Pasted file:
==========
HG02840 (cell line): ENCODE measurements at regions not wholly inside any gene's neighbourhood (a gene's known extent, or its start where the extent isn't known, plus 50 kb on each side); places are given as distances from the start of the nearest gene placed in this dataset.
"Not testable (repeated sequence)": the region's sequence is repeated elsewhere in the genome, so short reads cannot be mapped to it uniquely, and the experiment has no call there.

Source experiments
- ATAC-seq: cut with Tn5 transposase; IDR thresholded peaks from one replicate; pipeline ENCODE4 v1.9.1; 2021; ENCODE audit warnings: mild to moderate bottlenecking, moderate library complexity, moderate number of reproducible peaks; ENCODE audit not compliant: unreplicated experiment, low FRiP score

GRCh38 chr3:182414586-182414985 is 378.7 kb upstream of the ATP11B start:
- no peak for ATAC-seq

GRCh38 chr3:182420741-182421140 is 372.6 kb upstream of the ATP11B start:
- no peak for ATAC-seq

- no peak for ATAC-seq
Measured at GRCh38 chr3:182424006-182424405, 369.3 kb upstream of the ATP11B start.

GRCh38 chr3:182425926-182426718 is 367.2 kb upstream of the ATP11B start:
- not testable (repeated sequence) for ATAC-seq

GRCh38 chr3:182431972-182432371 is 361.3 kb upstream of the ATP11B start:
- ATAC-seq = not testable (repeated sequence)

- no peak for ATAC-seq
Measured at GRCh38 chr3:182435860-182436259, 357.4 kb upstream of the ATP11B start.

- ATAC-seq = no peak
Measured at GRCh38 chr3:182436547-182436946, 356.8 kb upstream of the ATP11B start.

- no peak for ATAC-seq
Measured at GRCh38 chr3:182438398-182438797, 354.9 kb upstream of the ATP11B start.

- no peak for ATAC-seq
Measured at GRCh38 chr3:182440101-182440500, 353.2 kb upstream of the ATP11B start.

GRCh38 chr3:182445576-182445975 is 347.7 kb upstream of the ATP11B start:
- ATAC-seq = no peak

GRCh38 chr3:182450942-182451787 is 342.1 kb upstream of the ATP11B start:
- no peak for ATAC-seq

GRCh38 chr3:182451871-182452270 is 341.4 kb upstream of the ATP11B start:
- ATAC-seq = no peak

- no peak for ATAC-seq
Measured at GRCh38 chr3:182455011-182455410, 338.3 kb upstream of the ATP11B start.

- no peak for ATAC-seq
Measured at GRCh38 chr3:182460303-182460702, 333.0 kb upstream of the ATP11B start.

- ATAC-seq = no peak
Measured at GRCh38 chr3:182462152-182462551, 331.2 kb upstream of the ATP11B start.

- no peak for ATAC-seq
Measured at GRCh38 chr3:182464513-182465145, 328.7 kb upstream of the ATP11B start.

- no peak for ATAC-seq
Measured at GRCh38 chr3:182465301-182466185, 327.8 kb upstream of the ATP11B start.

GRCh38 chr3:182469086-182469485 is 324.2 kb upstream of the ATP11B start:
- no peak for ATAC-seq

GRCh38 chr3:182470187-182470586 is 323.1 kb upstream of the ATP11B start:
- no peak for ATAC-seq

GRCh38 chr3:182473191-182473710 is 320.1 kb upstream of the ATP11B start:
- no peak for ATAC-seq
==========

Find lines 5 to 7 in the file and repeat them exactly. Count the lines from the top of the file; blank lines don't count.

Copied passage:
GRCh38 chr3:182414586-182414985 is 378.7 kb upstream of the ATP11B start:
- no peak for ATAC-seq

GRCh38 chr3:182420741-182421140 is 372.6 kb upstream of the ATP11B start: